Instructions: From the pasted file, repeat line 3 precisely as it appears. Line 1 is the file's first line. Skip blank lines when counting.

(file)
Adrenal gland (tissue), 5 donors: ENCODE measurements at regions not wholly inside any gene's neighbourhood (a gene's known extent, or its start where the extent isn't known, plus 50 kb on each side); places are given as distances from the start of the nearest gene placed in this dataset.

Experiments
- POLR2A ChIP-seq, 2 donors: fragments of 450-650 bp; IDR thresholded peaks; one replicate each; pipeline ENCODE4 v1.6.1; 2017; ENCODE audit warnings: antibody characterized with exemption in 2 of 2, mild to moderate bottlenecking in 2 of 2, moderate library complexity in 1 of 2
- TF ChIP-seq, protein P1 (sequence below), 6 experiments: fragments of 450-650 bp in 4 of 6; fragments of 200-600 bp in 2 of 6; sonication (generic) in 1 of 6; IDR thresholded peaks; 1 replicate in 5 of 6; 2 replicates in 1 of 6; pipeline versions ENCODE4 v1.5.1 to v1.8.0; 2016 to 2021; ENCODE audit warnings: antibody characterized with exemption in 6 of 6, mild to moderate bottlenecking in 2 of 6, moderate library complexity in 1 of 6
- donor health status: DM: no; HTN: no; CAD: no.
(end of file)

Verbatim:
- POLR2A ChIP-seq, 2 donors: fragments of 450-650 bp; IDR thresholded peaks; one replicate each; pipeline ENCODE4 v1.6.1; 2017; ENCODE audit warnings: antibody characterized with exemption in 2 of 2, mild to moderate bottlenecking in 2 of 2, moderate library complexity in 1 of 2